Pilot study provides promising results for use of convalescent plasma as treatment for COVID-19

Chinese researchers have for the first time shown in a pilot study that the use of convalescent plasma from cured COVID-19 patients provides promising results in the treatment of others with more severe disease.
In the preprint study at medRxiv (http://doi.org/dqrs; 2020), K. Duan et al. report that the administration of a single, high-dose of neutralizing antibodies is safe and provides encouraging results with regards to the reduction of viral load and improvement of clinical outcomes.
In the study, ten severe patients confirmed by real-time viral RNA test were enrolled prospectively. One dose of 200 mL convalescent plasma (CP) derived from recently recovered donors with the neutralizing antibody titers above 1:640 was transfused to the patients as an addition to maximal supportive care and antiviral agents.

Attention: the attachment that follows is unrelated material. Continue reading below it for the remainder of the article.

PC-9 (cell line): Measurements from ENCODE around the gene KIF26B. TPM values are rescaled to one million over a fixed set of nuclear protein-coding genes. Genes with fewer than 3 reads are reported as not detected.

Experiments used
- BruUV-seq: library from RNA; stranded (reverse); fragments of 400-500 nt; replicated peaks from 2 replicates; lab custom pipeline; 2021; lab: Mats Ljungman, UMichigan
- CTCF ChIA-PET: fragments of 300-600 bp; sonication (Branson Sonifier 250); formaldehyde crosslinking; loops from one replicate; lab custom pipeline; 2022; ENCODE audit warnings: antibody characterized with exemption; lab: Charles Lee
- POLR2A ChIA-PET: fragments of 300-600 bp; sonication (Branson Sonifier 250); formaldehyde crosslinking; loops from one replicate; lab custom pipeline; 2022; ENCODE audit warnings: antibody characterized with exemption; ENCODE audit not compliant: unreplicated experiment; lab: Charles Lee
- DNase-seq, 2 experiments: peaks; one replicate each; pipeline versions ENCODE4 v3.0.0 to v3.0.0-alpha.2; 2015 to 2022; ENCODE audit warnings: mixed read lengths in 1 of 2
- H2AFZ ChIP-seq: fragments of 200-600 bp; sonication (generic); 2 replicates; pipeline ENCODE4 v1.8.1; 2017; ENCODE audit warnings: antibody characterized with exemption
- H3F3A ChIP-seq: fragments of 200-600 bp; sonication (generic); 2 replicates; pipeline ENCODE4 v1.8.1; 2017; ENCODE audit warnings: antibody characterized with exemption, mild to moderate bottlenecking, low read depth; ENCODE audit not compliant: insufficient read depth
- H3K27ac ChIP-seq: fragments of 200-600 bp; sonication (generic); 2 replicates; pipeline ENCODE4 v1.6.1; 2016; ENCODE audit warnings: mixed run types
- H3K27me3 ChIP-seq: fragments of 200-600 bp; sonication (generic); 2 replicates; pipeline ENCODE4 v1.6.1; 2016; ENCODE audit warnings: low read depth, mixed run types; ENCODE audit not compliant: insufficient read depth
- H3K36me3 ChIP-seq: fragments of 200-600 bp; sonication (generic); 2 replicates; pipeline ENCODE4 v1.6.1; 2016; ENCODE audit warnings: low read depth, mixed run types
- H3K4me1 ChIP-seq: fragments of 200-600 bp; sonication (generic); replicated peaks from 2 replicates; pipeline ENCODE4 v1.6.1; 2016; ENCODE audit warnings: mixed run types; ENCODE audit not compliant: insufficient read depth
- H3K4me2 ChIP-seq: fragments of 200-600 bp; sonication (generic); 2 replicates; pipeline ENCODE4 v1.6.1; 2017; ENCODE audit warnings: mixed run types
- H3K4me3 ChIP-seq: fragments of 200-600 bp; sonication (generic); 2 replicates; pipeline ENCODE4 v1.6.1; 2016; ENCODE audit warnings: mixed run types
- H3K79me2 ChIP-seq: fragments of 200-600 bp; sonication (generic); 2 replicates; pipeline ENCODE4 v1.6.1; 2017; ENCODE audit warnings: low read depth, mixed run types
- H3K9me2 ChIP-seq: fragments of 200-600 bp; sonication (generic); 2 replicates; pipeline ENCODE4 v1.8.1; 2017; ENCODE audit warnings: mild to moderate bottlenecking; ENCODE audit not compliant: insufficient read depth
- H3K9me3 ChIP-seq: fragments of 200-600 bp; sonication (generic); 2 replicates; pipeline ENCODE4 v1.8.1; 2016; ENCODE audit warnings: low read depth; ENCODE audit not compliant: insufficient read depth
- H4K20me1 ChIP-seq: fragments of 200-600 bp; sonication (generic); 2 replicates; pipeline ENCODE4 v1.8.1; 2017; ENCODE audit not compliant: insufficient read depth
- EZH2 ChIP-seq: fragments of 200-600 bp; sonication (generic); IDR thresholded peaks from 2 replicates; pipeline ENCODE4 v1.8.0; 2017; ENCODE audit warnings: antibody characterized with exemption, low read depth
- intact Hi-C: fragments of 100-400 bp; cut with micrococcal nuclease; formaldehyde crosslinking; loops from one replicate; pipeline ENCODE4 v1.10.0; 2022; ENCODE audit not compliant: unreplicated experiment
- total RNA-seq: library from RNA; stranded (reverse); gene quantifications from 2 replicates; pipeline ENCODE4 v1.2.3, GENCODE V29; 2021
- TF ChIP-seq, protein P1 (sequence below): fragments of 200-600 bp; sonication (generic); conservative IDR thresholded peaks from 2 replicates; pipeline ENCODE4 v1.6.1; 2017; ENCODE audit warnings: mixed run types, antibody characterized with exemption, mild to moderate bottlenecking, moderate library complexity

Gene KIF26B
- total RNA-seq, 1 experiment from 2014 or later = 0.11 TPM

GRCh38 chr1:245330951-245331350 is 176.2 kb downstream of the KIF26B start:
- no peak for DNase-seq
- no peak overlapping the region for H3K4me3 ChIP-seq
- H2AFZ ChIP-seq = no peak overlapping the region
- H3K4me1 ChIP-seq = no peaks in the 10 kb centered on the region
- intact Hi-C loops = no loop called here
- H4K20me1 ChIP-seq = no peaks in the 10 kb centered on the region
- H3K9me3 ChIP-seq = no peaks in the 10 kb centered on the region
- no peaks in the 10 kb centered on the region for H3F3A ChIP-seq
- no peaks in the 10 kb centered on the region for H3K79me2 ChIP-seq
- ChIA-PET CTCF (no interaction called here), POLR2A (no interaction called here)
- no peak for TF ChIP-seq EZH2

After CP transfusion, the level of neutralizing antibody increased rapidly up to 1:640 in five cases, while that of the other four cases maintained at a high level (1:640). All patients showed significant improvement in or complete disappearance of clinical symptoms – including fever, cough, shortness of breath, and chest pain – within 3 days.
The authors state that along with increased oxyhaemoglobin saturation – indicative of recuperating lung function – several parameters also improved, including increased lymphocyte counts and decreased C-reactive protein. Radiological examinations showed varying degrees of absorption of lung lesions within 7 days. The viral load was undetectable after transfusion in seven patients who had previous viremia. No severe adverse effects were observed.
The study shows that CP therapy could potentially improve clinical outcomes through neutralizing viremia in severe COVID-19 cases, however, the authors note that further investigation is needed in larger well-controlled trials to assess the optimal dose and time point.